Real Name Requirements Drive Online Opinion

Posted February 2nd, 2012 at 3:32 am (UTC+0)
1 comment

Even though real-name ID registering on Sina microblog hasn’t been made official yet, and there are few signs of implementation, real name ID is a change that is gaining attention.

The reason for real name registration is for the greater control on the Chinese internet. Wang Chen, minister of the State Council Information Office, justified the government’s policy to counter “false, illegal and obscene information that might harm the healthy development of the Internet in China.”

But concerns about the policy as well as the failure to implement the system for those already registered and those outside of China, seems to be reflected in comments on the Sina microblog:

LittleParty(小党), a blogger who has over 20,000  fans and is also a journalist at Southern Metropolis Daily (南方都市报), said:

Sina’s real name system is directed at the domestic market, if you were registering for Sina microblog outside of the country, you don’t need to input your real name. Is this the superiority of socialism?

Liu Xiaoyuan (刘晓原), a prominent lawyer, questioned why the real name system is needed when there is already a verification process at play, much like Twitter. He hints that it’s political as much as anything else:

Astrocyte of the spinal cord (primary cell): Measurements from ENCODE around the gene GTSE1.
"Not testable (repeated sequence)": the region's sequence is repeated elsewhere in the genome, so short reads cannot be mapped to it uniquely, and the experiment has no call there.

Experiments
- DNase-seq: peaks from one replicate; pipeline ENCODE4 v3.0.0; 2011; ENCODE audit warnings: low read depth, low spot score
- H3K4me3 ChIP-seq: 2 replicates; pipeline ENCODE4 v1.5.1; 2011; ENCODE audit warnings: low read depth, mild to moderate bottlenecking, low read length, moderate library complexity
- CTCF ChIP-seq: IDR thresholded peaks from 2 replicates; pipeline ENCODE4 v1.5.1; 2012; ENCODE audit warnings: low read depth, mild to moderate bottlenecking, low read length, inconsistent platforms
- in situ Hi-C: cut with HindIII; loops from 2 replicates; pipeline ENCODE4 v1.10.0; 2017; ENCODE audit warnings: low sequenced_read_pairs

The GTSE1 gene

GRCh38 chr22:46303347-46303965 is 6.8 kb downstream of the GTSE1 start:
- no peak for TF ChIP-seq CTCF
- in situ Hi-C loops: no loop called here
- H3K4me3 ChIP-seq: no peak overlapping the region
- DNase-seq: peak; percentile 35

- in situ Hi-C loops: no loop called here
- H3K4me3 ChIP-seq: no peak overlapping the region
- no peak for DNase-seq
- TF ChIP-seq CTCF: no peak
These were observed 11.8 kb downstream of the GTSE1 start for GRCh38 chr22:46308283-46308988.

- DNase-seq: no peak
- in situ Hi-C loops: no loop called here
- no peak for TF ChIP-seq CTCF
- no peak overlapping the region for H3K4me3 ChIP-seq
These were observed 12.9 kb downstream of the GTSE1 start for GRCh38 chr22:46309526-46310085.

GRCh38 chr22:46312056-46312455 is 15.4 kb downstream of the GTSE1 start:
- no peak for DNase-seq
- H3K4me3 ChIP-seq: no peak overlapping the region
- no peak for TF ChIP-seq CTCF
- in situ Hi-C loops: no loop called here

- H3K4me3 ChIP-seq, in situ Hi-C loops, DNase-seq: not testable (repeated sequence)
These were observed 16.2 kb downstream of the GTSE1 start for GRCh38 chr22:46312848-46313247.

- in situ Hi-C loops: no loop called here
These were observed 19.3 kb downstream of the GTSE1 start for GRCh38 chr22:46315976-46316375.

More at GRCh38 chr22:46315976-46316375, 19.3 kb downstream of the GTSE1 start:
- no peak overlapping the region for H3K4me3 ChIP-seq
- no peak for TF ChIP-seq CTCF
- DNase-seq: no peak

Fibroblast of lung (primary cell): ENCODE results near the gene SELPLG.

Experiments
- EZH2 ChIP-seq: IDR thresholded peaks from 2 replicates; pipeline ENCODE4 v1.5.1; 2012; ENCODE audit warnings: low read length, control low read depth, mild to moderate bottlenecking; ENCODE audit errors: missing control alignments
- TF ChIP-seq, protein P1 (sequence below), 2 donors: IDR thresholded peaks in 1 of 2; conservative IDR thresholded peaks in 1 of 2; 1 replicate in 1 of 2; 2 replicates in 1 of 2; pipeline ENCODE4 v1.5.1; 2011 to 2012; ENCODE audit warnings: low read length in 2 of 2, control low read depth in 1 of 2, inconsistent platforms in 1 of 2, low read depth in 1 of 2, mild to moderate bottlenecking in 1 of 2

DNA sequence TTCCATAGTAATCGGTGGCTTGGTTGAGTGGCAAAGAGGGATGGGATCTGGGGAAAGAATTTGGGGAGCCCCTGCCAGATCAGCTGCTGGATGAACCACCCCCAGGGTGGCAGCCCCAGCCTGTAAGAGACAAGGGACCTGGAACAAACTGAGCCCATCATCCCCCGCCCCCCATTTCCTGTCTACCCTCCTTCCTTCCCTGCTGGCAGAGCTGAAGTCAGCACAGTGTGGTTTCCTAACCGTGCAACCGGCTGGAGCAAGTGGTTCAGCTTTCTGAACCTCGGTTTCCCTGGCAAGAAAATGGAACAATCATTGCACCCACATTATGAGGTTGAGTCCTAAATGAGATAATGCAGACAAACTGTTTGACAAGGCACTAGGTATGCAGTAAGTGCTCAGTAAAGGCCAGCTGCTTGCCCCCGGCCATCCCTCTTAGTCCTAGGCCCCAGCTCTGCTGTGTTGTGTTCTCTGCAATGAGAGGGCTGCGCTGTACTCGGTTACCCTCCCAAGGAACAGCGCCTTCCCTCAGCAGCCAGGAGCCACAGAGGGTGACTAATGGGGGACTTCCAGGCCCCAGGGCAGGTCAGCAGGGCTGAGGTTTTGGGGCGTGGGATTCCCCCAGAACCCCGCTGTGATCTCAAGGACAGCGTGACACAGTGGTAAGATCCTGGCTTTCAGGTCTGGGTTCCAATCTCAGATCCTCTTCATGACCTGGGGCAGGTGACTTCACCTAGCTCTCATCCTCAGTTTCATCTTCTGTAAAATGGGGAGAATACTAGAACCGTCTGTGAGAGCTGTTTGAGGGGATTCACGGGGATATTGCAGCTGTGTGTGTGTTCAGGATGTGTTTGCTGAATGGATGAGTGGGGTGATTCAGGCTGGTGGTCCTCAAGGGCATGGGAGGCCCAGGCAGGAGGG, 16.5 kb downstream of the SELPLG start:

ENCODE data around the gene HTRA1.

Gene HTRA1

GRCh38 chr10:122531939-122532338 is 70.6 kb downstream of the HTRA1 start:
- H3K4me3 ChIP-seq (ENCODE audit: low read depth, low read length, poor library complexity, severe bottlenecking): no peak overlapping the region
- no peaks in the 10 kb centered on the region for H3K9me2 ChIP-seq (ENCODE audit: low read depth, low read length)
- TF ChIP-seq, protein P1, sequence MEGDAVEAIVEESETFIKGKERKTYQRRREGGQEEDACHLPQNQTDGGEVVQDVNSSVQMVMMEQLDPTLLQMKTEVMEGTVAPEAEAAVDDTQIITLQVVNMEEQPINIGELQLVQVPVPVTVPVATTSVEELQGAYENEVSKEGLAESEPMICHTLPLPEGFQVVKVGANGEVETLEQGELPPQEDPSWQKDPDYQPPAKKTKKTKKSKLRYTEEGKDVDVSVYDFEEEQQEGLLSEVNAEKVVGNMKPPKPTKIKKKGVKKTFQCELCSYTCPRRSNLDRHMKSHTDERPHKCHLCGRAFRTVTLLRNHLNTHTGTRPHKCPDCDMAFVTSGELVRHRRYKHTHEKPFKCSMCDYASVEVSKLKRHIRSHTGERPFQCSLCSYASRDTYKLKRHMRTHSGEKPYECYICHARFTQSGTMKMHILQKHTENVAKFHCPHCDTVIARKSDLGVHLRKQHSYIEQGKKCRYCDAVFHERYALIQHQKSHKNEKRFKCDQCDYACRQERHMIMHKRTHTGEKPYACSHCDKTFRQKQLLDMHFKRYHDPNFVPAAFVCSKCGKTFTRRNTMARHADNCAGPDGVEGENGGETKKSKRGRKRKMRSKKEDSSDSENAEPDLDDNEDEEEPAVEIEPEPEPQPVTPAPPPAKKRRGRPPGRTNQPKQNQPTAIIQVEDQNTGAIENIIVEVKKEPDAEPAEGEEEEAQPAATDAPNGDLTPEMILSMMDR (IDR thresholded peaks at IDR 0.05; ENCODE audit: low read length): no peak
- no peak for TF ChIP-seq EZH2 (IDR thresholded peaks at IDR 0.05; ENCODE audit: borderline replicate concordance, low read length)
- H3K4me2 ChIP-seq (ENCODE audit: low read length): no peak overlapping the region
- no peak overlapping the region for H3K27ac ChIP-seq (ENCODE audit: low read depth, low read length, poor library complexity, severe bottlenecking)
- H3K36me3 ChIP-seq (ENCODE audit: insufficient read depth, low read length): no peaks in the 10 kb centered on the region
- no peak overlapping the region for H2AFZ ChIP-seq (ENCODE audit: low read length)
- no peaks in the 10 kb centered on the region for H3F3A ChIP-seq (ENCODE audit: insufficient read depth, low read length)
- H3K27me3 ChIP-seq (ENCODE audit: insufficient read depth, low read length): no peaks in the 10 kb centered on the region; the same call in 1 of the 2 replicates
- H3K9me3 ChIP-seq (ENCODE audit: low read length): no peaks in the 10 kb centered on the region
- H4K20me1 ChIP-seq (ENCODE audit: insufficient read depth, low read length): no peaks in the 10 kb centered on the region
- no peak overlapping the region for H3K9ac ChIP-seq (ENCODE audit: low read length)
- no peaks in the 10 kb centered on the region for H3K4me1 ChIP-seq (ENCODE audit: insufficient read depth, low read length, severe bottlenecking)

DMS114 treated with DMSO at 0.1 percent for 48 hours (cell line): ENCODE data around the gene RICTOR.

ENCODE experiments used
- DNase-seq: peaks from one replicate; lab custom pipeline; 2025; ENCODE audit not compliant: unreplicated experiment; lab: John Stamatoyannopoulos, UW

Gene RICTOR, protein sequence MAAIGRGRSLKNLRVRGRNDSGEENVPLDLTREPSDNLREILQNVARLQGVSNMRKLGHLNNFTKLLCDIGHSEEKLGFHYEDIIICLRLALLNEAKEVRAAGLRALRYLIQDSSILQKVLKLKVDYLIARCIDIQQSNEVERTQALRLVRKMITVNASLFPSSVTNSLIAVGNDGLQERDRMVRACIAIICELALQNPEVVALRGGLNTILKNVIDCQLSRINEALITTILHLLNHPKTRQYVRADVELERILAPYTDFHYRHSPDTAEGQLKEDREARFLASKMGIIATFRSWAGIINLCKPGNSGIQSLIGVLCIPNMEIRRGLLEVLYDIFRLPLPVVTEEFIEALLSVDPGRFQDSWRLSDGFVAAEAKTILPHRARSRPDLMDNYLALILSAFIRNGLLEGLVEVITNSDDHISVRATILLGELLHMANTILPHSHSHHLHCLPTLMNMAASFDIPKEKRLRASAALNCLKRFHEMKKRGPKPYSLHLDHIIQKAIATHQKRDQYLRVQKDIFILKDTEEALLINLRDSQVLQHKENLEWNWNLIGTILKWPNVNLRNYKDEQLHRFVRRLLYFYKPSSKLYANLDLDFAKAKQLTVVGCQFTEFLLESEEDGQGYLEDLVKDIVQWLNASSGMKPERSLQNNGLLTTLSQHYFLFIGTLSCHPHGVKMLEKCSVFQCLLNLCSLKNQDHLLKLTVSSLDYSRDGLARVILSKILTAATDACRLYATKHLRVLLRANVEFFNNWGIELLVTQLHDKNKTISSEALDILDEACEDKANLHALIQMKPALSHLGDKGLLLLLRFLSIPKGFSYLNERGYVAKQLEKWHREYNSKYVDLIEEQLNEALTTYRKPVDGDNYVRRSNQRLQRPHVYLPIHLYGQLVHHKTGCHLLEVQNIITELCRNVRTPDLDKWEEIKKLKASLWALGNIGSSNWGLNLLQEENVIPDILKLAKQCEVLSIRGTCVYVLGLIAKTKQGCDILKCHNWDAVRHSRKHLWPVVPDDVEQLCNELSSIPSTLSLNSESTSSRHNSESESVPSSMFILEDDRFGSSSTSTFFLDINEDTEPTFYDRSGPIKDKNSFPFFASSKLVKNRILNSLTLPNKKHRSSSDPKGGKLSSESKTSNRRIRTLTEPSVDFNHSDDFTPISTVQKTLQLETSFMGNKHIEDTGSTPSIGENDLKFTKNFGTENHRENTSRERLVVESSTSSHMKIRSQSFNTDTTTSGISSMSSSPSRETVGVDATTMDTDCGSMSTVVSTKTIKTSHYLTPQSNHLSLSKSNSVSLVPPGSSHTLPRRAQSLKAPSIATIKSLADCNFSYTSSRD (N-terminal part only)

According to Beijing’s regulations, Sina microblog must use the real name system (this is related to the backstage), but right now Sina microblog already gives a group of people a “V” [for verifcation], what use is a real name system then?

A famous television host, Meng Fei (孟非) has said on his own microblog that it is useless to point to the argument that “the great masses” wants real name system, because they clearly don’t:

When I hear of this I want to cuss! You can do whatever you want, no-one can stop you, but if you say that the real name system for the internet is “the wishes of the masses” please then give me your evidence!

Perhaps it was put best by Pu Zhiqiang (浦志强), the lawyer.

The best thing about the real name system is that it can conveniently catch pranksters, and let the Party rid the ordinary people of evil…

If you are a new user of Sina microblog, you are expected to input your ID card number when you register, as well as your real name. But it is not yet known how efficient the system will be.

Sohu and Tencent have not announced a real name policy yet, but are likely to in the near future.

What do you think of the real name policy for Chinese weibos? Let us know in the comments.

One Response to “Real Name Requirements Drive Online Opinion”

  1. Jack says:

    I think it is not necessary to set up a real ID system,really.

Leave a Reply

About

About

China Wangre (中国网热) is a wide-ranging look at the latest digital news and trends from the world’s largest online population.

Beijing native Alice Liu follows what’s hot and how people in China are using mobile devices, traditional websites and social media to connect with each other and the rest of the world.

Fluent in Mandarin and English, Alice has written on technology issues in China for publications such as “The Guardian”, “The Huffington Post” and “Danwei.org”.

Wangre means “Net Hot” in Mandarin and was picked to convey our commitment to bring the latest developments from digital China.

Categories